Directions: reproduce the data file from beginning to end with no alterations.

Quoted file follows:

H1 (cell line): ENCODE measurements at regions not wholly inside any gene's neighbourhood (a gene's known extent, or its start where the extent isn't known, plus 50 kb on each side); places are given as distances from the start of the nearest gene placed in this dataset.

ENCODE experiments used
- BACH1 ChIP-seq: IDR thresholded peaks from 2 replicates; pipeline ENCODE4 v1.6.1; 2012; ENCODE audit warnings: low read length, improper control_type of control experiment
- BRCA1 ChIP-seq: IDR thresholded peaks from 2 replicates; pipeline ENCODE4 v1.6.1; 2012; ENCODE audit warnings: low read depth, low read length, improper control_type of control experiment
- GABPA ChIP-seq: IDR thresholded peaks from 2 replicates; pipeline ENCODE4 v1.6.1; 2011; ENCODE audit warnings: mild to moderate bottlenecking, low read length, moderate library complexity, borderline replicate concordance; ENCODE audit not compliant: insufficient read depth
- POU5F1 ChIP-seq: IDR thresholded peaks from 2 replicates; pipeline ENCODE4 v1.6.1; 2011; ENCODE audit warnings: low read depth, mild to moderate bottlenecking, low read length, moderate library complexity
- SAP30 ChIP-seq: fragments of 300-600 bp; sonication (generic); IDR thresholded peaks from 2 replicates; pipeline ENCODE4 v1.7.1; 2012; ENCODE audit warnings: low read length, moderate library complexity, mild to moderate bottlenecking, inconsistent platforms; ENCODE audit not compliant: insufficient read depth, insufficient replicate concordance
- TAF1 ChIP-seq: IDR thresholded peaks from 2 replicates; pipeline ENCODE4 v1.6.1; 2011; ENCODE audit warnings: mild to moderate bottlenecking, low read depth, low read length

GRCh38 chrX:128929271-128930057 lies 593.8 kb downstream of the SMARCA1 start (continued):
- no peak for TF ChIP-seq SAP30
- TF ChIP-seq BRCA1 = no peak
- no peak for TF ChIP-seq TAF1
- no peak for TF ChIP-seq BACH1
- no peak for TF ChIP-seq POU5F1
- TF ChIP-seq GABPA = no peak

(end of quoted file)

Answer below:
H1 (cell line): ENCODE measurements at regions not wholly inside any gene's neighbourhood (a gene's known extent, or its start where the extent isn't known, plus 50 kb on each side); places are given as distances from the start of the nearest gene placed in this dataset.

ENCODE experiments used
- BACH1 ChIP-seq: IDR thresholded peaks from 2 replicates; pipeline ENCODE4 v1.6.1; 2012; ENCODE audit warnings: low read length, improper control_type of control experiment
- BRCA1 ChIP-seq: IDR thresholded peaks from 2 replicates; pipeline ENCODE4 v1.6.1; 2012; ENCODE audit warnings: low read depth, low read length, improper control_type of control experiment
- GABPA ChIP-seq: IDR thresholded peaks from 2 replicates; pipeline ENCODE4 v1.6.1; 2011; ENCODE audit warnings: mild to moderate bottlenecking, low read length, moderate library complexity, borderline replicate concordance; ENCODE audit not compliant: insufficient read depth
- POU5F1 ChIP-seq: IDR thresholded peaks from 2 replicates; pipeline ENCODE4 v1.6.1; 2011; ENCODE audit warnings: low read depth, mild to moderate bottlenecking, low read length, moderate library complexity
- SAP30 ChIP-seq: fragments of 300-600 bp; sonication (generic); IDR thresholded peaks from 2 replicates; pipeline ENCODE4 v1.7.1; 2012; ENCODE audit warnings: low read length, moderate library complexity, mild to moderate bottlenecking, inconsistent platforms; ENCODE audit not compliant: insufficient read depth, insufficient replicate concordance
- TAF1 ChIP-seq: IDR thresholded peaks from 2 replicates; pipeline ENCODE4 v1.6.1; 2011; ENCODE audit warnings: mild to moderate bottlenecking, low read depth, low read length

GRCh38 chrX:128929271-128930057 lies 593.8 kb downstream of the SMARCA1 start (continued):
- no peak for TF ChIP-seq SAP30
- TF ChIP-seq BRCA1 = no peak
- no peak for TF ChIP-seq TAF1
- no peak for TF ChIP-seq BACH1
- no peak for TF ChIP-seq POU5F1
- TF ChIP-seq GABPA = no peak